Wow! The freedom to place my text directly onto the web, instead of merely having random paragraphs of my emails hijacked and held hostage on other people's blogs. Yeah, i guess i should enjoy the literary subversion, but i call it being taken out of context, goddammit! (the blaspheming Faj here, by the way)
Anyway, i just wanted to enjoy this newfound freedom, and while i'm here, to extend the dawson's creek/cliches ideas from Tim's previous blog. I would like to say, for the record, that i am not afraid of cliches, in fact, i think they are unavoidable. There are only so many permutations of the boy-meets girl, boy-loses-girl dynamic etc., which is why teen drama is so popular, and it was so valid for the first season of 90210 to be issue-based, eg the drug episode, and the teen-pregnancy episode. Modern sociology has shown the repeating 'patterns' in human behaviour, which if they are not cliches themselves, certainly perpetuate others. Nevertheless, just because the events of our life need be cliched, does not mean our experiences of them need be. As far as we know, there is no 'elementary particle' of experience of consciousness, and so the sense of self gained from experience and overall consciousness may be quite unique.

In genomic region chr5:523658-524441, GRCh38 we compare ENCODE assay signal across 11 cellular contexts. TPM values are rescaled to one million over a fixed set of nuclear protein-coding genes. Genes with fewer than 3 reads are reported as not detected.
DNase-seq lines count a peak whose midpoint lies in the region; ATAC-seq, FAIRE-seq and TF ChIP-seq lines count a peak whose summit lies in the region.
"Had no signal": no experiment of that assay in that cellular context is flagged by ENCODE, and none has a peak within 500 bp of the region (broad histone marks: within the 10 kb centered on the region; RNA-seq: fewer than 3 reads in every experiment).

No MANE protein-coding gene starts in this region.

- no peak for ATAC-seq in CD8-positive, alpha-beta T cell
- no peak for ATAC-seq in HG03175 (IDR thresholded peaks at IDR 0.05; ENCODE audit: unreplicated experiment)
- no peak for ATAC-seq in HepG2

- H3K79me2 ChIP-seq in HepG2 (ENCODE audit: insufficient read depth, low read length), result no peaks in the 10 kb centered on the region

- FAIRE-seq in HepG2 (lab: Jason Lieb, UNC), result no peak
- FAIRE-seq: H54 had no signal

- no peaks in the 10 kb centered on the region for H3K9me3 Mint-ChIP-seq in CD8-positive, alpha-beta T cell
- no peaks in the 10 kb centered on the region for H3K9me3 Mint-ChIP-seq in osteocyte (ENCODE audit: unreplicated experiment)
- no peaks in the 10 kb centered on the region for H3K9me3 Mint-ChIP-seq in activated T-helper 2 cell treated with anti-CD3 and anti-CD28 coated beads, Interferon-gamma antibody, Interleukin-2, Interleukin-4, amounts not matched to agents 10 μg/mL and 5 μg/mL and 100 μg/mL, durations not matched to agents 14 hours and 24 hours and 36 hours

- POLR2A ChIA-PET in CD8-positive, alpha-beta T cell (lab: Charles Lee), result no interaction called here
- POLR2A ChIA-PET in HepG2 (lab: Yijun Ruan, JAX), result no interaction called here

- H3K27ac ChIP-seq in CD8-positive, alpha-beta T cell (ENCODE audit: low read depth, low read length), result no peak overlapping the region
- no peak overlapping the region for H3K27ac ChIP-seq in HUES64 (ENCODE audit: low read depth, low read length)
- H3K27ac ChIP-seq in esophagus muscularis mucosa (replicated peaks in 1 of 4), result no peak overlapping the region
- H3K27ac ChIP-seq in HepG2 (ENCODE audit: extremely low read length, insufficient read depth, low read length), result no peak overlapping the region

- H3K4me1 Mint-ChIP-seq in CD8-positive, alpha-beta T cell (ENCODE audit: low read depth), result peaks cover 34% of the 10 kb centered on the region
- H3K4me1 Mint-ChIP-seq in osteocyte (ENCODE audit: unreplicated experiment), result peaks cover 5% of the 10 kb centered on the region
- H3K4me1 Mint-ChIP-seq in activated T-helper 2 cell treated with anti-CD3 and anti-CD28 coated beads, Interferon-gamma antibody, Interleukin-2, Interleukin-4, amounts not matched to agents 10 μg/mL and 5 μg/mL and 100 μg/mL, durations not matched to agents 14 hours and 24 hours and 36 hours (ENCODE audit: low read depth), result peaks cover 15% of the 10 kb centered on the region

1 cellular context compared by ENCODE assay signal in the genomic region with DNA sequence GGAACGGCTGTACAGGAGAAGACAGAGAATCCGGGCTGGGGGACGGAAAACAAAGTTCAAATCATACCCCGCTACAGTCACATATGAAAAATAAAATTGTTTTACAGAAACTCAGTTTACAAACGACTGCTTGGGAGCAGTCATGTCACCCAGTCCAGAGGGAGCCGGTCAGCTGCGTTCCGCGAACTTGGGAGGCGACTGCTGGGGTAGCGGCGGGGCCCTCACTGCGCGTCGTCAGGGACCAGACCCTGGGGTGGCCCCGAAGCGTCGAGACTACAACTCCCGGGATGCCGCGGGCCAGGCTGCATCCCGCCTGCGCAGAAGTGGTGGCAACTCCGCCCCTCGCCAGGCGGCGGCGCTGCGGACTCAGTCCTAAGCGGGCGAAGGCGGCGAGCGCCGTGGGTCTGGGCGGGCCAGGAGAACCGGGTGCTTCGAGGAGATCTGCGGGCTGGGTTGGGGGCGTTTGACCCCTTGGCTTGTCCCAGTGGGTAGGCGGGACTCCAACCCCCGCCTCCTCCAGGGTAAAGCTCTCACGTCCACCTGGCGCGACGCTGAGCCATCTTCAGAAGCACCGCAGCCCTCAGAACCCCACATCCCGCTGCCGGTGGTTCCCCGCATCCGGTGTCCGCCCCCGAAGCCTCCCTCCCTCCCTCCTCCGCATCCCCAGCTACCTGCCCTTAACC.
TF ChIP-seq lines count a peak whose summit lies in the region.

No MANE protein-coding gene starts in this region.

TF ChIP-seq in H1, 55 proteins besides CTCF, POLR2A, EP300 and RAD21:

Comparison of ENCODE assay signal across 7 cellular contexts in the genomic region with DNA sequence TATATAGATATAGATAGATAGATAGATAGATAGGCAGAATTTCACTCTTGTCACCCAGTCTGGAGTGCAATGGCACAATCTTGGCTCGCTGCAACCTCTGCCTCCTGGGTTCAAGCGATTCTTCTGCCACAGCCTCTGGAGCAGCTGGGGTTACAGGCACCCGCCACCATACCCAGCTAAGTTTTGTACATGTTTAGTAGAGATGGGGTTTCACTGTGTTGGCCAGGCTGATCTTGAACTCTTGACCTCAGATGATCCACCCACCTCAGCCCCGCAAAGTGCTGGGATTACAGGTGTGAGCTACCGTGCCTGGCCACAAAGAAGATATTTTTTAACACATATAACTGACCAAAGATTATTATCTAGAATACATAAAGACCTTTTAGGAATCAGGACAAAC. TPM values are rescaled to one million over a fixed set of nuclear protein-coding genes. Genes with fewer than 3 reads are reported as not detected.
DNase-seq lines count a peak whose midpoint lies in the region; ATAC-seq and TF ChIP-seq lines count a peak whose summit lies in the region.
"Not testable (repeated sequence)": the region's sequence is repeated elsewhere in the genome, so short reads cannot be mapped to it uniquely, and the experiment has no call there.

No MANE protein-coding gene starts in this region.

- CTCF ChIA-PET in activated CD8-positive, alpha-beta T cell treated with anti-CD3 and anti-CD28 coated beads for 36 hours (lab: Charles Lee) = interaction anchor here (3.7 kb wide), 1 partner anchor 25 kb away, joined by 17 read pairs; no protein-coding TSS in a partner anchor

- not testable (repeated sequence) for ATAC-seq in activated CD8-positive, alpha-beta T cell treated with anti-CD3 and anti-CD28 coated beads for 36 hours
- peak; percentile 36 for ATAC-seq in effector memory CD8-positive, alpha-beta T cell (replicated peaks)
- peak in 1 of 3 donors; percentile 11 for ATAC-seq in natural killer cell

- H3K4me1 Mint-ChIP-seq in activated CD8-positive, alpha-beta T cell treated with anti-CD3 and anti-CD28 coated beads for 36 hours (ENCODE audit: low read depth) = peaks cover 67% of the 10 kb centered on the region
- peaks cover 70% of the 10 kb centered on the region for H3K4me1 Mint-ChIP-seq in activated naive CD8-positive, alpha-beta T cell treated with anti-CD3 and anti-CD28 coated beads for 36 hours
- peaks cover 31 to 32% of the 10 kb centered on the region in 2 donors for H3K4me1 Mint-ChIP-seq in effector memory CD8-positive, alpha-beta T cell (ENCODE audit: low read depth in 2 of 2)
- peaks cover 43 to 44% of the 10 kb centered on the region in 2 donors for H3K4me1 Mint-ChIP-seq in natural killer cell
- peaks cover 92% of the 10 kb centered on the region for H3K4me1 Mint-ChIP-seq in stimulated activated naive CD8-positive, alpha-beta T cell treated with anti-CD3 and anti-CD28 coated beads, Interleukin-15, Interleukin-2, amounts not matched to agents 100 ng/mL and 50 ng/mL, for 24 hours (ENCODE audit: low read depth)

Earlier dramas, such as 90210, gained a lot of criticism for having such cliched events and dialogue, but i think the characters of these shows were merely expressions of the teen-cliches the show was trying to express, and the characters had no autonomy outside of the cliched dynamics of the relationships they had with their family, friends, and boy/girlfriends. I think Dawson's Creek tries hard to give its characters some realism and autonomy outside of the drama that ensues each week, but i think this is yet to be seen. The dialogue of the characters gives them a soul, but it is yet to expand beyond passively experiencing the neverending onslaught of cliches. If u listen very carefully, u can hear the muffled cries of the characters, "Help me! I'm trapped in this world of cliches!" The fear that the viewer can feel, is when they identify with the events of the program, and therefore identify their own identity with that of the characters, as Tim expressed previously. But our own speech and thoughts are not governed by underpaid underfed hollywood writers.
Fly and be free!
All complaints about coherence and content should be sent to me, but feel free to complain to Tim as well for letting me post this crap.